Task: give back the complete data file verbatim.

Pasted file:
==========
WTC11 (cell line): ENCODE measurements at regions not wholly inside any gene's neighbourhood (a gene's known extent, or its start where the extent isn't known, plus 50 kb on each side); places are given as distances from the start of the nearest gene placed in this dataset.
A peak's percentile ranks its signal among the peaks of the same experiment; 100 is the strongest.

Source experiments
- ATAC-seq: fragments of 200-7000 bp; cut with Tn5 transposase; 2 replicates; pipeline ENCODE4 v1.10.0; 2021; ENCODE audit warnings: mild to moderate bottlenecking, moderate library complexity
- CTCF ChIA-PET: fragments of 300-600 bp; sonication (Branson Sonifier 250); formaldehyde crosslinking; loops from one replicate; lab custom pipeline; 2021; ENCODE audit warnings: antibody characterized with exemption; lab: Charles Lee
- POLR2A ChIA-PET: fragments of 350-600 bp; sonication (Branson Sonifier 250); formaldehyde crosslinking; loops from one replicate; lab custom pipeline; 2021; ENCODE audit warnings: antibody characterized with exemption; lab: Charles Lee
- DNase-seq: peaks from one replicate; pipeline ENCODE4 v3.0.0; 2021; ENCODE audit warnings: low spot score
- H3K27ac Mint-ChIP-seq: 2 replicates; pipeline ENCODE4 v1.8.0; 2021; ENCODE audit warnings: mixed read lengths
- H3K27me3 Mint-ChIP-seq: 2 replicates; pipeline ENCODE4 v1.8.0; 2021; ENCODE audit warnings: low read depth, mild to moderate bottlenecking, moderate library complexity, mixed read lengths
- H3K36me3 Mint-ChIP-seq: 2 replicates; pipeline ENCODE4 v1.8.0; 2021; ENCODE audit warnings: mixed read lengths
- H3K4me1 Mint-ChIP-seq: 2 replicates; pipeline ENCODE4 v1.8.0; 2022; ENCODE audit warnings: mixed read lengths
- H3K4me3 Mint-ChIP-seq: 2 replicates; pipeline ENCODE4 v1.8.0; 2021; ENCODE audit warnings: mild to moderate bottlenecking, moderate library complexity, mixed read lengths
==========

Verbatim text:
WTC11 (cell line): ENCODE measurements at regions not wholly inside any gene's neighbourhood (a gene's known extent, or its start where the extent isn't known, plus 50 kb on each side); places are given as distances from the start of the nearest gene placed in this dataset.
A peak's percentile ranks its signal among the peaks of the same experiment; 100 is the strongest.

Source experiments
- ATAC-seq: fragments of 200-7000 bp; cut with Tn5 transposase; 2 replicates; pipeline ENCODE4 v1.10.0; 2021; ENCODE audit warnings: mild to moderate bottlenecking, moderate library complexity
- CTCF ChIA-PET: fragments of 300-600 bp; sonication (Branson Sonifier 250); formaldehyde crosslinking; loops from one replicate; lab custom pipeline; 2021; ENCODE audit warnings: antibody characterized with exemption; lab: Charles Lee
- POLR2A ChIA-PET: fragments of 350-600 bp; sonication (Branson Sonifier 250); formaldehyde crosslinking; loops from one replicate; lab custom pipeline; 2021; ENCODE audit warnings: antibody characterized with exemption; lab: Charles Lee
- DNase-seq: peaks from one replicate; pipeline ENCODE4 v3.0.0; 2021; ENCODE audit warnings: low spot score
- H3K27ac Mint-ChIP-seq: 2 replicates; pipeline ENCODE4 v1.8.0; 2021; ENCODE audit warnings: mixed read lengths
- H3K27me3 Mint-ChIP-seq: 2 replicates; pipeline ENCODE4 v1.8.0; 2021; ENCODE audit warnings: low read depth, mild to moderate bottlenecking, moderate library complexity, mixed read lengths
- H3K36me3 Mint-ChIP-seq: 2 replicates; pipeline ENCODE4 v1.8.0; 2021; ENCODE audit warnings: mixed read lengths
- H3K4me1 Mint-ChIP-seq: 2 replicates; pipeline ENCODE4 v1.8.0; 2022; ENCODE audit warnings: mixed read lengths
- H3K4me3 Mint-ChIP-seq: 2 replicates; pipeline ENCODE4 v1.8.0; 2021; ENCODE audit warnings: mild to moderate bottlenecking, moderate library complexity, mixed read lengths